It is doubtful that even President Jacob Zuma expected anyone but the faithful in his party to express delight when he announced the ANC election manifesto. Filled with misguided self-praise and extravagant promises for the future the President seems to be living in a fantasy world.
The best that could be said is that his fantasy matches perfectly with the wishes and dreams of all South Africans, regardless of political affiliation. Six million jobs to be created, one million housing opportunities, cheaper private health care and the pledge to stamp out corruption would do very nicely, Mr President. But just how do you plan to go about it?
With the economy in a state of confusion, union unrest, the rand slipping almost daily and investor confidence vanishing it is difficult to imagine anything much better than stopping the slide. But the party faithful, and there are many, will hang on to every word and demonstrate their faith with an X come election time. So perhaps it works for our President. Though with numerous scandals fresh in their minds there will be a growing number looking for alternatives and he made be in for a fright.
Job creation relies a great deal on government making the country a safe and attractive haven for investors, the ones with the money. That he has not done. Any increase in jobs will most probably be by adding to the already bloated civil service.
On that point it is scary to realise that SA has more on the government payroll than even the United States. Our bloated civil service, according to a recent article in Business Times, employs 3.03 million compared to 2.79 million in the US which has a gross domestic product 45 times that of SA. That is 22.6% of the total labour force. And our public service costs are proportionally among the highest in the world coming in at 12% of GDP. This is the largest gravy train ever seen in Africa.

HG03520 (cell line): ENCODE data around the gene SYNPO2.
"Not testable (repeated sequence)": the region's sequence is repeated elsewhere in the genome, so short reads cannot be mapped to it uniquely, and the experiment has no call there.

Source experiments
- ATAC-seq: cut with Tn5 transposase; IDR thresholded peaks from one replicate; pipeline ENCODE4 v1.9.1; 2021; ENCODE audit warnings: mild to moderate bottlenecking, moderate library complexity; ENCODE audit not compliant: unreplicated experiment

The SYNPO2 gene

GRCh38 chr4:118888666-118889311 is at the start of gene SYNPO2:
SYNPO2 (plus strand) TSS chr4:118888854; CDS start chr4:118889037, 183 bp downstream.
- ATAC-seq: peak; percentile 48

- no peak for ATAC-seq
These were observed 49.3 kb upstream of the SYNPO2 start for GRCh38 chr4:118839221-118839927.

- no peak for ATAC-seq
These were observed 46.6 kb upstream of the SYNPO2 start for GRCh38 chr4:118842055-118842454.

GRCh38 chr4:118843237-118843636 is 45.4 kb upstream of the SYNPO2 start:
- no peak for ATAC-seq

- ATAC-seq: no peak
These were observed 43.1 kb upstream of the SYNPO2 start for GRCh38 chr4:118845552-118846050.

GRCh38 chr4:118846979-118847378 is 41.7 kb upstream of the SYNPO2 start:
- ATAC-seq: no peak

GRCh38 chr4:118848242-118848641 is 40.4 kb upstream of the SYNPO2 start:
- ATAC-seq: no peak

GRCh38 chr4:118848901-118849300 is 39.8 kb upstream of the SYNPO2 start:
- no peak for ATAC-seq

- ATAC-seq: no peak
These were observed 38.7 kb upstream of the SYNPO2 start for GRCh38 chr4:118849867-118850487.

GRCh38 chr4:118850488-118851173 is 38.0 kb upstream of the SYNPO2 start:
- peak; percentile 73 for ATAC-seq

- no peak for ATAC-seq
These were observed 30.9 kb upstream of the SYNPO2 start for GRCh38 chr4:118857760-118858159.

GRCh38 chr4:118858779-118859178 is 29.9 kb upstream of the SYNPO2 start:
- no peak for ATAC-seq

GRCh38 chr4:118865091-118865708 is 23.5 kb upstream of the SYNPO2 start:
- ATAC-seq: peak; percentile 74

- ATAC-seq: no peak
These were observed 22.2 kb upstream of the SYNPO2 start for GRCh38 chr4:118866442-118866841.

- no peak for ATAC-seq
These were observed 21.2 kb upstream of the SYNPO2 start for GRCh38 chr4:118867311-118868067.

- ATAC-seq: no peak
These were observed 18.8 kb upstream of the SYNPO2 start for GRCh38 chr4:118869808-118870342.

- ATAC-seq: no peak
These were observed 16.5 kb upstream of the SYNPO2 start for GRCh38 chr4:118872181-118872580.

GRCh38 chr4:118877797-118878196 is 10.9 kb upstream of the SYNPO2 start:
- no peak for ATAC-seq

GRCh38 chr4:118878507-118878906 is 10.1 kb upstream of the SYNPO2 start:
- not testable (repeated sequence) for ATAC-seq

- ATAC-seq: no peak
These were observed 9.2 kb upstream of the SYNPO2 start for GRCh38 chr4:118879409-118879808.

On top of that, according to the article, corruption has cost the country an estimated R30billion. And by engaging the services of consultants, “many in corrupt arrangements”, government has spent more than R100billion.
Not surprisingly this was conveniently ignored in the President's manifesto when he unveiled it. No booing, only cheers of abject support and everyone appeared happy.
But it cannot continue and many in the ANC must believe that change is inevitable. Unfortunately we can only wait impatiently for that change to happen, hopefully sooner rather than later.
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